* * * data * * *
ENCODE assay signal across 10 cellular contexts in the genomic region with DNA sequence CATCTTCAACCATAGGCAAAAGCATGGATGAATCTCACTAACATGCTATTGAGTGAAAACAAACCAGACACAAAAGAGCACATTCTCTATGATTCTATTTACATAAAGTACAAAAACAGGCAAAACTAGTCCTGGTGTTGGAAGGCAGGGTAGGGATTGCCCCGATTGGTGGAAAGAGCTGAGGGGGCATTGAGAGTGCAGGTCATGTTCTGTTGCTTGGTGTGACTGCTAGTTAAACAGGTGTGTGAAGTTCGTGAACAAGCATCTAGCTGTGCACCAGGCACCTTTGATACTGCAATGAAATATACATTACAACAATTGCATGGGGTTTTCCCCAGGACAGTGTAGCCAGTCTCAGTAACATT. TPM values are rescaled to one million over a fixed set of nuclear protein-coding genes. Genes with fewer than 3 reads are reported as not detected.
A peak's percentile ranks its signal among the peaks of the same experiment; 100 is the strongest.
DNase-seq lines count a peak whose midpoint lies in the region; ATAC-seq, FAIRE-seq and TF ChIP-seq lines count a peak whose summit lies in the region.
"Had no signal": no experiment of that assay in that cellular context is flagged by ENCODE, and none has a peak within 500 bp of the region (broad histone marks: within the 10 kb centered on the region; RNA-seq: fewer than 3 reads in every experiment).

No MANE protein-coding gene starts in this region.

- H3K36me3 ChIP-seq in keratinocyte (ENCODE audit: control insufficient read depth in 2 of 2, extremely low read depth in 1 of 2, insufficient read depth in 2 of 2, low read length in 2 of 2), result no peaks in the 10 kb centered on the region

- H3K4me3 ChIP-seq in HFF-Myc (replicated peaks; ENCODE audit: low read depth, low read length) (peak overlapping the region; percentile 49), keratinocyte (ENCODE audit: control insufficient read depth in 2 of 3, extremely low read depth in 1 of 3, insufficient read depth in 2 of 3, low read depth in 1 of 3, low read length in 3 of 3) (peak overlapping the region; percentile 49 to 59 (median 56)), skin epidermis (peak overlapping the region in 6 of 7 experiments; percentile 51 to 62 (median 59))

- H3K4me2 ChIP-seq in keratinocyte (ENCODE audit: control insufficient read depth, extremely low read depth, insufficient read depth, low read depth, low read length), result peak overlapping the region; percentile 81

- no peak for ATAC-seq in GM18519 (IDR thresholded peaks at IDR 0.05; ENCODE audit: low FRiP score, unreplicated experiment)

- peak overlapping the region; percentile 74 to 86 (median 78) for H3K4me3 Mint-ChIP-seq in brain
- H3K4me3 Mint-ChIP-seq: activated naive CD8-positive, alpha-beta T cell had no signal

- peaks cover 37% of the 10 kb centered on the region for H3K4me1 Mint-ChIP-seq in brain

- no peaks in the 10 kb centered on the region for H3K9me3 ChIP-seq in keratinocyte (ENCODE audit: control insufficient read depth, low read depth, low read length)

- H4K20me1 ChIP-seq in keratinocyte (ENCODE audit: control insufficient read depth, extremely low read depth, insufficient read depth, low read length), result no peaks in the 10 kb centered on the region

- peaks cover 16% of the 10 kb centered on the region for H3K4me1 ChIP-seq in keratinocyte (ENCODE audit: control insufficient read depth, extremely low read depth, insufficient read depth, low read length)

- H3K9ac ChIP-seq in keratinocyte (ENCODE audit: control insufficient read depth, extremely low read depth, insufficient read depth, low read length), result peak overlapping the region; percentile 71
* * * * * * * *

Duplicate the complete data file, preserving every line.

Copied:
ENCODE assay signal across 10 cellular contexts in the genomic region with DNA sequence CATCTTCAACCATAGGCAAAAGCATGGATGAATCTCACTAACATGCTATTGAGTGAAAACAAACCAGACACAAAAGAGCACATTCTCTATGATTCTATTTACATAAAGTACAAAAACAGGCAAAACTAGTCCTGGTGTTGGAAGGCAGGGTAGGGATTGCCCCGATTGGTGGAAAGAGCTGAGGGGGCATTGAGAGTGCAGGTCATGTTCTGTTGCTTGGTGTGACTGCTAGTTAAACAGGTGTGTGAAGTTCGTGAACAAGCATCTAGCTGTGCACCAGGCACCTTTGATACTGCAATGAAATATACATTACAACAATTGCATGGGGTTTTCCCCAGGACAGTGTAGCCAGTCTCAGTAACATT. TPM values are rescaled to one million over a fixed set of nuclear protein-coding genes. Genes with fewer than 3 reads are reported as not detected.
A peak's percentile ranks its signal among the peaks of the same experiment; 100 is the strongest.
DNase-seq lines count a peak whose midpoint lies in the region; ATAC-seq, FAIRE-seq and TF ChIP-seq lines count a peak whose summit lies in the region.
"Had no signal": no experiment of that assay in that cellular context is flagged by ENCODE, and none has a peak within 500 bp of the region (broad histone marks: within the 10 kb centered on the region; RNA-seq: fewer than 3 reads in every experiment).

No MANE protein-coding gene starts in this region.

- H3K36me3 ChIP-seq in keratinocyte (ENCODE audit: control insufficient read depth in 2 of 2, extremely low read depth in 1 of 2, insufficient read depth in 2 of 2, low read length in 2 of 2), result no peaks in the 10 kb centered on the region

- H3K4me3 ChIP-seq in HFF-Myc (replicated peaks; ENCODE audit: low read depth, low read length) (peak overlapping the region; percentile 49), keratinocyte (ENCODE audit: control insufficient read depth in 2 of 3, extremely low read depth in 1 of 3, insufficient read depth in 2 of 3, low read depth in 1 of 3, low read length in 3 of 3) (peak overlapping the region; percentile 49 to 59 (median 56)), skin epidermis (peak overlapping the region in 6 of 7 experiments; percentile 51 to 62 (median 59))

- H3K4me2 ChIP-seq in keratinocyte (ENCODE audit: control insufficient read depth, extremely low read depth, insufficient read depth, low read depth, low read length), result peak overlapping the region; percentile 81

- no peak for ATAC-seq in GM18519 (IDR thresholded peaks at IDR 0.05; ENCODE audit: low FRiP score, unreplicated experiment)

- peak overlapping the region; percentile 74 to 86 (median 78) for H3K4me3 Mint-ChIP-seq in brain
- H3K4me3 Mint-ChIP-seq: activated naive CD8-positive, alpha-beta T cell had no signal

- peaks cover 37% of the 10 kb centered on the region for H3K4me1 Mint-ChIP-seq in brain

- no peaks in the 10 kb centered on the region for H3K9me3 ChIP-seq in keratinocyte (ENCODE audit: control insufficient read depth, low read depth, low read length)

- H4K20me1 ChIP-seq in keratinocyte (ENCODE audit: control insufficient read depth, extremely low read depth, insufficient read depth, low read length), result no peaks in the 10 kb centered on the region

- peaks cover 16% of the 10 kb centered on the region for H3K4me1 ChIP-seq in keratinocyte (ENCODE audit: control insufficient read depth, extremely low read depth, insufficient read depth, low read length)

- H3K9ac ChIP-seq in keratinocyte (ENCODE audit: control insufficient read depth, extremely low read depth, insufficient read depth, low read length), result peak overlapping the region; percentile 71